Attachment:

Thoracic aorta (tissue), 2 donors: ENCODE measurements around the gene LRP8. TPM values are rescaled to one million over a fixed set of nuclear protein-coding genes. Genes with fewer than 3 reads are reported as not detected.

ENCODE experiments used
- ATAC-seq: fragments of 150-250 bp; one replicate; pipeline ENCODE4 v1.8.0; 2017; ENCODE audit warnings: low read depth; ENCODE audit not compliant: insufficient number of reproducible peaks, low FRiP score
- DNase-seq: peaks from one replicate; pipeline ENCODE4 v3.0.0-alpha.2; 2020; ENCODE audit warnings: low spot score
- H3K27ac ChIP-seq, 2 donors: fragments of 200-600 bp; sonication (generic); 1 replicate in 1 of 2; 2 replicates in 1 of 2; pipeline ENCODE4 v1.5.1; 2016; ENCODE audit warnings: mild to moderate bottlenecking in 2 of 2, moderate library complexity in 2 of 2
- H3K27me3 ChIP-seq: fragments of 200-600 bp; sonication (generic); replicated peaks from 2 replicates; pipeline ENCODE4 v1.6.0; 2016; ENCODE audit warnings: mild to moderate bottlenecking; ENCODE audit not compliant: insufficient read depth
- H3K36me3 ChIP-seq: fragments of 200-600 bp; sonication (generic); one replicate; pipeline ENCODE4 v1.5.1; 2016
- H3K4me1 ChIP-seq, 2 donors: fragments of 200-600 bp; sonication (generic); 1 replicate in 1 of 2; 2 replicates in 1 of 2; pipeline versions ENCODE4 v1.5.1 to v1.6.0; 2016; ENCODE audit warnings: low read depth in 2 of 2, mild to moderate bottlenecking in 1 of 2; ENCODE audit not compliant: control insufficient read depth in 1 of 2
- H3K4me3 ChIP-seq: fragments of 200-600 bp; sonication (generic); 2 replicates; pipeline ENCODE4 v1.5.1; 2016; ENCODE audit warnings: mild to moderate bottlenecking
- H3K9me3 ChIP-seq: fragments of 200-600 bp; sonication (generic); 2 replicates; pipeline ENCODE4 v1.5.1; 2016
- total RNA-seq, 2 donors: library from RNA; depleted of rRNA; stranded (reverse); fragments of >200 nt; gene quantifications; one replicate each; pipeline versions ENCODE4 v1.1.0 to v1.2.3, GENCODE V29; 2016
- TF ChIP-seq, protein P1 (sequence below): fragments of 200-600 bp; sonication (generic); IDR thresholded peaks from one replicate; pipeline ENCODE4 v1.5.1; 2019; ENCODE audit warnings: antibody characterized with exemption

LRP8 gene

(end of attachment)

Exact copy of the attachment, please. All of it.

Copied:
Thoracic aorta (tissue), 2 donors: ENCODE measurements around the gene LRP8. TPM values are rescaled to one million over a fixed set of nuclear protein-coding genes. Genes with fewer than 3 reads are reported as not detected.

ENCODE experiments used
- ATAC-seq: fragments of 150-250 bp; one replicate; pipeline ENCODE4 v1.8.0; 2017; ENCODE audit warnings: low read depth; ENCODE audit not compliant: insufficient number of reproducible peaks, low FRiP score
- DNase-seq: peaks from one replicate; pipeline ENCODE4 v3.0.0-alpha.2; 2020; ENCODE audit warnings: low spot score
- H3K27ac ChIP-seq, 2 donors: fragments of 200-600 bp; sonication (generic); 1 replicate in 1 of 2; 2 replicates in 1 of 2; pipeline ENCODE4 v1.5.1; 2016; ENCODE audit warnings: mild to moderate bottlenecking in 2 of 2, moderate library complexity in 2 of 2
- H3K27me3 ChIP-seq: fragments of 200-600 bp; sonication (generic); replicated peaks from 2 replicates; pipeline ENCODE4 v1.6.0; 2016; ENCODE audit warnings: mild to moderate bottlenecking; ENCODE audit not compliant: insufficient read depth
- H3K36me3 ChIP-seq: fragments of 200-600 bp; sonication (generic); one replicate; pipeline ENCODE4 v1.5.1; 2016
- H3K4me1 ChIP-seq, 2 donors: fragments of 200-600 bp; sonication (generic); 1 replicate in 1 of 2; 2 replicates in 1 of 2; pipeline versions ENCODE4 v1.5.1 to v1.6.0; 2016; ENCODE audit warnings: low read depth in 2 of 2, mild to moderate bottlenecking in 1 of 2; ENCODE audit not compliant: control insufficient read depth in 1 of 2
- H3K4me3 ChIP-seq: fragments of 200-600 bp; sonication (generic); 2 replicates; pipeline ENCODE4 v1.5.1; 2016; ENCODE audit warnings: mild to moderate bottlenecking
- H3K9me3 ChIP-seq: fragments of 200-600 bp; sonication (generic); 2 replicates; pipeline ENCODE4 v1.5.1; 2016
- total RNA-seq, 2 donors: library from RNA; depleted of rRNA; stranded (reverse); fragments of >200 nt; gene quantifications; one replicate each; pipeline versions ENCODE4 v1.1.0 to v1.2.3, GENCODE V29; 2016
- TF ChIP-seq, protein P1 (sequence below): fragments of 200-600 bp; sonication (generic); IDR thresholded peaks from one replicate; pipeline ENCODE4 v1.5.1; 2019; ENCODE audit warnings: antibody characterized with exemption

LRP8 gene